So is Grisham, a Southern California native who has been racing since she was 6 in go-karts and since has won championships in Mazda and Miata ladder series. She has several victories in the World Racing League GP2 (an amateur sports car endurance series). The last two years, Grisham has worked as a test driver for the Pirelli tire company (she lives near Pirelli’s U.S. headquarters in Rome, Georgia, and tests about 30 times a year).

Starting with the Sonoma during SprintX event weekends (which feature races Saturday and Sunday), she will split the Heart of Racing car with O’Meara-Hunt (a New Zealand native she got to know at the shootout).

“It’s huge; the biggest opportunity I’ve had in this sport,” Grisham, 23, told NBC Sports. “Now it’s up to me to perform how I know I can. But I’m super lucky to be with such an amazing team and have a good teammate. The Heart of Racing has a family vibe and energy to it that’s really amazing. It’s super exciting. It’s hard to put into words.”

Grisham is hopeful that a strong performance eventually could lead to a full-time ride with Heart of Racing. The team has full-time entries in the IMSA WeatherTech SportsCar Championship and won the GTD category of the 2023 Rolex 24 at Daytona with the No. 27 Aston Martin Vantage GT3 piloted by James, Darren Turner, Roman DeAngelis and Marco Sorensen.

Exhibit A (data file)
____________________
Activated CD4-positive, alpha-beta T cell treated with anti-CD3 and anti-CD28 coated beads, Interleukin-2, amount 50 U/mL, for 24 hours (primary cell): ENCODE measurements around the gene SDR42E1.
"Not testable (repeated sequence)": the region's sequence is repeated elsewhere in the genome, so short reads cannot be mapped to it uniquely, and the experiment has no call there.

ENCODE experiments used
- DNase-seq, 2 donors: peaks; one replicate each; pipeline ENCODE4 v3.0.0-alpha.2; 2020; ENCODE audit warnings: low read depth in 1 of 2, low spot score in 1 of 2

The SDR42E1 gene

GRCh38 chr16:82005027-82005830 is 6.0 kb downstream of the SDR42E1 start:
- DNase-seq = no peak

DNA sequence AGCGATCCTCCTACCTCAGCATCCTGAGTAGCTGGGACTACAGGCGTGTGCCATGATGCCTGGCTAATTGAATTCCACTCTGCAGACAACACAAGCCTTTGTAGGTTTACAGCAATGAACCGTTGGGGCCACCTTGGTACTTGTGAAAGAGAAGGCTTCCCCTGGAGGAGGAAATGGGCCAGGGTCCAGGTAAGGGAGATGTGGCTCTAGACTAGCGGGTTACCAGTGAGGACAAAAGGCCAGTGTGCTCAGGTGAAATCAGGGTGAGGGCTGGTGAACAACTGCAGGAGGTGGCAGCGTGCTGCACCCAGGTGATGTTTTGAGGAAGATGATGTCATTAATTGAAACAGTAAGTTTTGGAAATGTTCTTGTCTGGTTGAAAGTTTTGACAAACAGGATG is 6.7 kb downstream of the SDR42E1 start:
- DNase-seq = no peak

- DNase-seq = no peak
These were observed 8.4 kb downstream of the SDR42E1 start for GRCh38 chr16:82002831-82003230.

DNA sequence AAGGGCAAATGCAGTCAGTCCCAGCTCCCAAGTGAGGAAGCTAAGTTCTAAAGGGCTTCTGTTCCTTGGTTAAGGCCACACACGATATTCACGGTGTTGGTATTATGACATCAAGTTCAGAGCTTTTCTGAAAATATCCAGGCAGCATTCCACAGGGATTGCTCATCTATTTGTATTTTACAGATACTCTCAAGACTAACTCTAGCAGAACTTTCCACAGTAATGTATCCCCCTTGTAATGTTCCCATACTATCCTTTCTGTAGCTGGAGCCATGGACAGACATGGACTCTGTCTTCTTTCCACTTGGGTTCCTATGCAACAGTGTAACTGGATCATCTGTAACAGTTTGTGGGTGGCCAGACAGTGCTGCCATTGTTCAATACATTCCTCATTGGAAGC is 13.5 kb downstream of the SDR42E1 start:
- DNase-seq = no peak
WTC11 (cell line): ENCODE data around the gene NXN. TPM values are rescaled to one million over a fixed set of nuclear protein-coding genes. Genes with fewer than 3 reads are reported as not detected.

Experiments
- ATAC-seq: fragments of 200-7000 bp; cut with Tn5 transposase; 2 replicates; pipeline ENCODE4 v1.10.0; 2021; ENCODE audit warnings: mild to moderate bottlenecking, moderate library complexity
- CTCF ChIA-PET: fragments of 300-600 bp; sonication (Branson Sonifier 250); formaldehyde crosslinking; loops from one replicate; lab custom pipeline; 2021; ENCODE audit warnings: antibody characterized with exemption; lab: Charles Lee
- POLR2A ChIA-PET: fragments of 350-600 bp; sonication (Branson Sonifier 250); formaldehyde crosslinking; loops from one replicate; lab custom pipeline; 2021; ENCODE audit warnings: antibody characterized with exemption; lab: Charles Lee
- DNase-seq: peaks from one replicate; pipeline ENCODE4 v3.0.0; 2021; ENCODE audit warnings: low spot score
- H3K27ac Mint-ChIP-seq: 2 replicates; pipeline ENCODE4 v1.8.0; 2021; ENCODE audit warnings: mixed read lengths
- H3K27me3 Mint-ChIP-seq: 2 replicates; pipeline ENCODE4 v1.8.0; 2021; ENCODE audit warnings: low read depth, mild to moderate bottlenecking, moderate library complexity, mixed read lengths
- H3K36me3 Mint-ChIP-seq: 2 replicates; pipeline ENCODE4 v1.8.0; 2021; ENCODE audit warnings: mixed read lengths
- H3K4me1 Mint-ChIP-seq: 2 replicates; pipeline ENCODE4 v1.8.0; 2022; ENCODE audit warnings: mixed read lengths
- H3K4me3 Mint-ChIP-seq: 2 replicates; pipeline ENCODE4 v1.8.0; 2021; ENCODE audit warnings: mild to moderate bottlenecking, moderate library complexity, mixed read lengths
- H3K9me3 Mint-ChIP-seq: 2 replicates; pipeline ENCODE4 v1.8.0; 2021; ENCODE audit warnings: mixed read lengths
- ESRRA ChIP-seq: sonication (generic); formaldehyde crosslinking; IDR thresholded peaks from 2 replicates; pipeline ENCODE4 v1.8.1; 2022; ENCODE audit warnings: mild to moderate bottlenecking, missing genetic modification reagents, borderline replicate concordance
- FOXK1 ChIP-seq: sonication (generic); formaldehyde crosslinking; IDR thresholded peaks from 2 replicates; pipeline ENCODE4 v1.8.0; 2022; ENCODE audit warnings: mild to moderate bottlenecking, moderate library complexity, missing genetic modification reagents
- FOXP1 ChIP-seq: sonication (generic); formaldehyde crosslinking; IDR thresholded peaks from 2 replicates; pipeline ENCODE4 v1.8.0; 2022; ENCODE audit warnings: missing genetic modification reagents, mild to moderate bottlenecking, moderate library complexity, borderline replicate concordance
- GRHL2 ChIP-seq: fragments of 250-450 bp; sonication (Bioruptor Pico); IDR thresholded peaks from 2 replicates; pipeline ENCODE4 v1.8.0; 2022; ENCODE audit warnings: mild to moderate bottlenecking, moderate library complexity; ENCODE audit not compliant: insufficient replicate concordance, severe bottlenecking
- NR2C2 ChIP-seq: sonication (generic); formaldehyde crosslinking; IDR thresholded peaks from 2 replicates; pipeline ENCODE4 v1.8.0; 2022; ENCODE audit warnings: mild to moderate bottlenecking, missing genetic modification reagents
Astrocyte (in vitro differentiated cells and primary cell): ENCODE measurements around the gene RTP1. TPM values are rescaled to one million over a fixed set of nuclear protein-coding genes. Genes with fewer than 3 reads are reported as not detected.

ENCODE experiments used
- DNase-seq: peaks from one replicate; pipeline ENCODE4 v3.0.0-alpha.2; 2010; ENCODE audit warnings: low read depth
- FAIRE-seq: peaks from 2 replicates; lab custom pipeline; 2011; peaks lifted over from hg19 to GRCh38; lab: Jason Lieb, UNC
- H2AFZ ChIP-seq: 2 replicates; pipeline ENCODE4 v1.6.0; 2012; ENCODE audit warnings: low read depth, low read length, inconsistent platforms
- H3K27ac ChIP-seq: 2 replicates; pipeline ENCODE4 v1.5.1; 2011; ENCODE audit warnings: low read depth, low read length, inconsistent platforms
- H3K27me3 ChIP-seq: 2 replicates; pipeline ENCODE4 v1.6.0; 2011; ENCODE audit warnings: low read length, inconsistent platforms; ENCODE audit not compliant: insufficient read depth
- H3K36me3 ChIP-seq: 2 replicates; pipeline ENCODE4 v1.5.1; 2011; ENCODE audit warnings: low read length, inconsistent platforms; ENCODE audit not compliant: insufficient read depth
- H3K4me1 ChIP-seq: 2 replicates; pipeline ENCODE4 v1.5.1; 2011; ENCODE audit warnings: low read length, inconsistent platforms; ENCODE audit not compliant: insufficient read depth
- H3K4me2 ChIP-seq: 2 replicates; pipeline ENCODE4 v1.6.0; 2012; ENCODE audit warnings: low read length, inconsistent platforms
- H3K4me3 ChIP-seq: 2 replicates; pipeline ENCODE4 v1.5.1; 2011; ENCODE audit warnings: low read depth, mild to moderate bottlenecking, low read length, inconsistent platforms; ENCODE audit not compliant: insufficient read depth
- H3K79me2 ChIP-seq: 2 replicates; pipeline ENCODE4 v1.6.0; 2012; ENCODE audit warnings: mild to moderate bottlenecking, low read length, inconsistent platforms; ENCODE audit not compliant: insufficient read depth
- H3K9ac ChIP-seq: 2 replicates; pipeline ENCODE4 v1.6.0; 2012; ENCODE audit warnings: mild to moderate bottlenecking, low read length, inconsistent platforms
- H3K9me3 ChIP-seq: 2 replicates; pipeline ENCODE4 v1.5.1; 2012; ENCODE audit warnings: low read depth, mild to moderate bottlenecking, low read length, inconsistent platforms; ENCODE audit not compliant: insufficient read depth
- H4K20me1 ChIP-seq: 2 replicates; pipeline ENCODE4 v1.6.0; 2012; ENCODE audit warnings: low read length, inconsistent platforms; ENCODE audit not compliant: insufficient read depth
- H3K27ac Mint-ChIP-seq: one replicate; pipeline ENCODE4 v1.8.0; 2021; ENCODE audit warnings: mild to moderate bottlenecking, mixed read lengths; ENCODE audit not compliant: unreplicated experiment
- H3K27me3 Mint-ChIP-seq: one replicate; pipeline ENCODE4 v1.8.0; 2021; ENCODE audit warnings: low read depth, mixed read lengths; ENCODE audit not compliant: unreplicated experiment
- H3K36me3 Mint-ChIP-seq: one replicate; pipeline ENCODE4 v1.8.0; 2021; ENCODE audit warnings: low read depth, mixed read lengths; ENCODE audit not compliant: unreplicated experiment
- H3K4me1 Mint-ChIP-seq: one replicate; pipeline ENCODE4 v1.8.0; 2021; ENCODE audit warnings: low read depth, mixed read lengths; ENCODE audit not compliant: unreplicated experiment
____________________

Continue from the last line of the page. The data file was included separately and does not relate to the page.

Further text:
James said “there’s no guarantee” of placement in an IMSA entry for Grisham and O’Meara-Hunt, but “if they prove themselves, we’ll continue to help them throughout their career and our team. The GT3 program is an obvious home for that. If they get the opportunity and don’t quite make it, we’ll be looking for the next two. The next three years, we’ll cycle through drivers until we find the right one.”

Grisham described the two-day shootout as a friendly but intense environment. After a day of getting acclimated to their cars, drivers qualified on new tires the second day and then did two 25-minute stints to simulate a race.

Hannah Grisham reviews data with Heart of Racing sports car driver Gray Newell during the team’s shootout last November (Mike Levitt/LAT).

“Everyone was super nice,” she said. “Once everyone gets in the car, it’s a different level. A different switch gets turned on. Everyone was super nice; everyone was quick. I feel we had an adequate amount of seat time, which is definitely helpful.

“It’s always cool to meet more women in the sport because there’s not too many of us, even though there’s more and more. It’s always cool to meet really talented women, especially there were so many from all over the world.”

IMSA has celebrated female champions and race winners, notably Katherine Legge (who is running GTD full time this season with Sheena Monk for Gradient Racing). The field at Sebring and Daytona also included the Iron Dames Lamborghini (a female-dominated team).

The Heart of Racing’s female driver shootout drew interested candidates from around the world (Mike Levitt/LAT).